Any network attack can be categorized into an informal process that sets the foundation for the organization of the rest of this chapter. Each element of the process is highlighted at varying levels of detail in the next several sections. The focus, as mentioned earlier, is on the attacks.
Dr. John Howard wrote a doctoral dissertation titled "An Analysis of Security Incidents on the Internet, 19891995," which is available at http://www.cert.org/research/JHThesis/Start.html. In this paper, Howard employs a very formal method of describing the attacker process and a network attack taxonomy. Although far too abstract to be of use in this book, Dr. Howard's work, in part, is the basis of the process presented in this chapter.
Figure 3-1 shows this process at a high level.
Figure 3-1. Attack Process
The process starts with an attacker. The fact that any attack is launched against a particular target is assumed and not represented in the diagram. The attack is launched by using a specific vulnerability to bring about a specific attack result. This attack result helps the attacker achieve the final objective, whether it be political, financial, or personal. Other potential final objectives of an attacker are not elaborated on in this chapter. Figure 3-2 shows a potential traversal of this process by a script kiddie seeking notoriety. The specific components of the figure are highlighted in more detail later.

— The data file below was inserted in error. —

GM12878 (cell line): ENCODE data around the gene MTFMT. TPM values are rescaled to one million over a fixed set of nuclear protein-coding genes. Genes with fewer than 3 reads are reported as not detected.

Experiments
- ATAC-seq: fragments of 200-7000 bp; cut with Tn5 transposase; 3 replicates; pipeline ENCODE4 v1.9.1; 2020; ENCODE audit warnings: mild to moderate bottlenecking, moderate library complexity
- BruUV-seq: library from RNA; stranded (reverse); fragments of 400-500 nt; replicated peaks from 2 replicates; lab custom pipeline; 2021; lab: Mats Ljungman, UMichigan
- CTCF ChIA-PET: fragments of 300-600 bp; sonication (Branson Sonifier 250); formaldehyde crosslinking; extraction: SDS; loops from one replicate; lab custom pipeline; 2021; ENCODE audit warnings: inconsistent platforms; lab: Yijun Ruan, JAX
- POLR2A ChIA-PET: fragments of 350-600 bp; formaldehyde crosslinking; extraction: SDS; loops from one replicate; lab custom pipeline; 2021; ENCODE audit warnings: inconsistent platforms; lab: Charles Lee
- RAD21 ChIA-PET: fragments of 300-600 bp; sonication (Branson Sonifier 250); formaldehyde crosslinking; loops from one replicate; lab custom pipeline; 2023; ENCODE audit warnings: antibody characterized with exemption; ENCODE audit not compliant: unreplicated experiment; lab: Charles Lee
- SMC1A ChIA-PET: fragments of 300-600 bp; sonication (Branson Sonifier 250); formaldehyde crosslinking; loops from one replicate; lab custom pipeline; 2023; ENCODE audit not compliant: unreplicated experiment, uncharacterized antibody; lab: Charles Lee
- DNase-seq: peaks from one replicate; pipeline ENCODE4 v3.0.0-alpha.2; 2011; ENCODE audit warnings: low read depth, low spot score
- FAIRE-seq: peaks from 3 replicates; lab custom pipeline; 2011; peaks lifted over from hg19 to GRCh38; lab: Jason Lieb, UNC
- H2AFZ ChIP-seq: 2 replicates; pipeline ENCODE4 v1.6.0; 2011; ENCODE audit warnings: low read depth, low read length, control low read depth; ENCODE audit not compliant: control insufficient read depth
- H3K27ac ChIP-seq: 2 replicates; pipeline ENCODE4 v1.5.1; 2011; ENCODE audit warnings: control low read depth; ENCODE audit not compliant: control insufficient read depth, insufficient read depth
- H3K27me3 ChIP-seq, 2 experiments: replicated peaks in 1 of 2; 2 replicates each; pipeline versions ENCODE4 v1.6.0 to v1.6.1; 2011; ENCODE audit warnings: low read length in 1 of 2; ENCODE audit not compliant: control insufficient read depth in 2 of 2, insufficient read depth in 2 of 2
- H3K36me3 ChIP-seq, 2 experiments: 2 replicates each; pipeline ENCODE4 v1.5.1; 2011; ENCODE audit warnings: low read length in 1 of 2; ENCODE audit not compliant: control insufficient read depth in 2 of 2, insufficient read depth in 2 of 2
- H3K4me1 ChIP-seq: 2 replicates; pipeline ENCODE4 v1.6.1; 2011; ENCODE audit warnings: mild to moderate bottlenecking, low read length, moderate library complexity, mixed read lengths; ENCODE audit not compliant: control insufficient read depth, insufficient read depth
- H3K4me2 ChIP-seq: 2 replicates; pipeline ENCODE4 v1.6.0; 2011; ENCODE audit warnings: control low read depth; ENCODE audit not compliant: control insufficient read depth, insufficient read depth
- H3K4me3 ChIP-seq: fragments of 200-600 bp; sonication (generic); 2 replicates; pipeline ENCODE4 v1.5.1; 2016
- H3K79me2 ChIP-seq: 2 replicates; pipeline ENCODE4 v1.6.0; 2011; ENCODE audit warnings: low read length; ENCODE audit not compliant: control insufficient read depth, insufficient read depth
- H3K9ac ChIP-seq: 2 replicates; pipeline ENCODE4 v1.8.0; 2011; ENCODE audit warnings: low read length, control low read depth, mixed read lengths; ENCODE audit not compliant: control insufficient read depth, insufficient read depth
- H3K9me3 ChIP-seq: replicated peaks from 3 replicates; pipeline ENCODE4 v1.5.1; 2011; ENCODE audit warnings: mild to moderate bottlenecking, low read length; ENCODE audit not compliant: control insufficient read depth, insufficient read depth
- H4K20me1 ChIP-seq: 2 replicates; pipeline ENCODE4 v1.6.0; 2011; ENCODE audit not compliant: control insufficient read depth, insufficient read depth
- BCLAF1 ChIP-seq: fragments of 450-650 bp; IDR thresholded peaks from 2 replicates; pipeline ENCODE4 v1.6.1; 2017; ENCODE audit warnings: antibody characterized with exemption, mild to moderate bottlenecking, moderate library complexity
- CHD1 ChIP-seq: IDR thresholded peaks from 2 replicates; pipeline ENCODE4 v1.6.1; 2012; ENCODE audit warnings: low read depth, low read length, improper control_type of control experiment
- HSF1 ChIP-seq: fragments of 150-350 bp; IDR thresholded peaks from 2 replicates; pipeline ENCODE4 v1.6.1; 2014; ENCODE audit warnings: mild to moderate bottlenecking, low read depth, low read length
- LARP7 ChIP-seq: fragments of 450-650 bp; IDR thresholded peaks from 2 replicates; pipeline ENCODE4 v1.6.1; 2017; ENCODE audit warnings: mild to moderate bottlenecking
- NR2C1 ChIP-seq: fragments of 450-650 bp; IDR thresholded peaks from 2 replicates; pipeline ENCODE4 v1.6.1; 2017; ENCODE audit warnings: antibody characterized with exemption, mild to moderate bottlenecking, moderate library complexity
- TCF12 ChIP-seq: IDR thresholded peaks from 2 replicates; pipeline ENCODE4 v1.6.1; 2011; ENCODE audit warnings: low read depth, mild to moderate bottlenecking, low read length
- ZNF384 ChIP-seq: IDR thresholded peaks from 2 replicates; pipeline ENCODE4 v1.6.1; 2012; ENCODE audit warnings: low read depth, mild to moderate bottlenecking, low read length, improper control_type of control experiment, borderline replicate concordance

Figure 3-2. Attack Example
Also realize that an attacker might need to repeat this process several times to achieve a desired objective, or an attacker might need to launch several different attacks to achieve the desired attack result.
Part I. Network Security Foundations
Network Security Axioms
Security Policy and Operations Life Cycle
Secure Networking Threats
Network Security Technologies
Part II. Designing Secure Networks
General Design Considerations
Network Security Platform Options and Best Deployment Practices
Common Application Design Considerations
Identity Design Considerations
IPsec VPN Design Considerations
Supporting-Technology Design Considerations
Designing Your Security System
Part III. Secure Network Designs
Edge Security Design
Campus Security Design
Teleworker Security Design
Part IV. Network Management, Case Studies, and Conclusions
Secure Network Management and Network Security Management
Appendix A. Glossary of Terms
Appendix B. Answers to Applied Knowledge Questions
Appendix C. Sample Security Policies
INFOSEC Acceptable Use Policy
Guidelines on Antivirus Process